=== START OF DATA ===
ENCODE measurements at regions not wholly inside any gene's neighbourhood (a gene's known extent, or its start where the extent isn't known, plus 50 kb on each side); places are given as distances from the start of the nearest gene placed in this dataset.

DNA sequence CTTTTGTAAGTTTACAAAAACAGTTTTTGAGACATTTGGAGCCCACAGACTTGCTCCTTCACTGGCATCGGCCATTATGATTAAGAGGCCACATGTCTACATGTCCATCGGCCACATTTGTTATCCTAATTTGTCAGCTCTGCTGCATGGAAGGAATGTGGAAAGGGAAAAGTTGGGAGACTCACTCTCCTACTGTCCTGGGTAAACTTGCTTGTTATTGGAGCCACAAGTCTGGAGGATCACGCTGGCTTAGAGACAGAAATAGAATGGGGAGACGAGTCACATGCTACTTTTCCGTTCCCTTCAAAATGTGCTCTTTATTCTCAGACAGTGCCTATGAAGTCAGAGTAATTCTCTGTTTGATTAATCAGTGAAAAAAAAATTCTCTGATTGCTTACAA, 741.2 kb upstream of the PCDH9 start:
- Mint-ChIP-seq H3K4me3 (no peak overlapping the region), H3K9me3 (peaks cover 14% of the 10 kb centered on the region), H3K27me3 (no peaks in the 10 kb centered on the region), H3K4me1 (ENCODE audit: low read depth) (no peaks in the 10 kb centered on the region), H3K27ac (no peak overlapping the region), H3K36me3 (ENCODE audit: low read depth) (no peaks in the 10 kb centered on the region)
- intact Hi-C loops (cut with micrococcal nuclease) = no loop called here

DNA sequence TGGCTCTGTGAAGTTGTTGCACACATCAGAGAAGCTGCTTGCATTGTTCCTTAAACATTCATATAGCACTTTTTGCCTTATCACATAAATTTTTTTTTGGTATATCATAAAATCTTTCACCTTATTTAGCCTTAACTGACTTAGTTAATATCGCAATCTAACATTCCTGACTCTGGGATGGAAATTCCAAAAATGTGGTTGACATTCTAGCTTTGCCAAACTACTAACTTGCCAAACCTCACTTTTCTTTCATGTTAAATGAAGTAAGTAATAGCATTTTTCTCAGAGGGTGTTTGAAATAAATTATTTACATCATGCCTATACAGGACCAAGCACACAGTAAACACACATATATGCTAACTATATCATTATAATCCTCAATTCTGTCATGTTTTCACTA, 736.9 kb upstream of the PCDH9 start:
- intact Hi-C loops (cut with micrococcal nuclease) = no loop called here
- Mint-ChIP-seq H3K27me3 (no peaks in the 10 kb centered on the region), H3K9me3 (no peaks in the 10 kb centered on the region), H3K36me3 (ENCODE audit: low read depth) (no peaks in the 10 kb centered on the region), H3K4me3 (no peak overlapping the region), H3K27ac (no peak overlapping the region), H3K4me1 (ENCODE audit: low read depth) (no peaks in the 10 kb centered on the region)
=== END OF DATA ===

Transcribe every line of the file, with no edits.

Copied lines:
ENCODE measurements at regions not wholly inside any gene's neighbourhood (a gene's known extent, or its start where the extent isn't known, plus 50 kb on each side); places are given as distances from the start of the nearest gene placed in this dataset.

DNA sequence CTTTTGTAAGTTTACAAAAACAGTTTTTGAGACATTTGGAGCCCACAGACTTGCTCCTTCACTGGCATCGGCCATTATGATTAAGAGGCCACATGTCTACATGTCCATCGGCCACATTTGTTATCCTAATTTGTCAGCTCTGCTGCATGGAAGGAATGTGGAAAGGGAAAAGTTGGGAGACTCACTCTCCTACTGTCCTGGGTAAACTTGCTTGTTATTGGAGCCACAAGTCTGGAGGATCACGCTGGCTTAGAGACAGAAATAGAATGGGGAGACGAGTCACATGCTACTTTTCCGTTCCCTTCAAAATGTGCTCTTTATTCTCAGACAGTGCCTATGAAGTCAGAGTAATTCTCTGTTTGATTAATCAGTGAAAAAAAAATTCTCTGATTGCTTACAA, 741.2 kb upstream of the PCDH9 start:
- Mint-ChIP-seq H3K4me3 (no peak overlapping the region), H3K9me3 (peaks cover 14% of the 10 kb centered on the region), H3K27me3 (no peaks in the 10 kb centered on the region), H3K4me1 (ENCODE audit: low read depth) (no peaks in the 10 kb centered on the region), H3K27ac (no peak overlapping the region), H3K36me3 (ENCODE audit: low read depth) (no peaks in the 10 kb centered on the region)
- intact Hi-C loops (cut with micrococcal nuclease) = no loop called here

DNA sequence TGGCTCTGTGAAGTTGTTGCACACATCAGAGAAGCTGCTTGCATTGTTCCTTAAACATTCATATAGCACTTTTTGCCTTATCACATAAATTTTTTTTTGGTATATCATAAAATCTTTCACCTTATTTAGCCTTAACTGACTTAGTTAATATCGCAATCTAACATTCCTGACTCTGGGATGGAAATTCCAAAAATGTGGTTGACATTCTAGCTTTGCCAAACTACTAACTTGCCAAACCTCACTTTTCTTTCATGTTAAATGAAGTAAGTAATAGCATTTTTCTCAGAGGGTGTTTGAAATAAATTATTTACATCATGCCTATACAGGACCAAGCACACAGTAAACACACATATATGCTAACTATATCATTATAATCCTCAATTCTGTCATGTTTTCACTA, 736.9 kb upstream of the PCDH9 start:
- intact Hi-C loops (cut with micrococcal nuclease) = no loop called here
- Mint-ChIP-seq H3K27me3 (no peaks in the 10 kb centered on the region), H3K9me3 (no peaks in the 10 kb centered on the region), H3K36me3 (ENCODE audit: low read depth) (no peaks in the 10 kb centered on the region), H3K4me3 (no peak overlapping the region), H3K27ac (no peak overlapping the region), H3K4me1 (ENCODE audit: low read depth) (no peaks in the 10 kb centered on the region)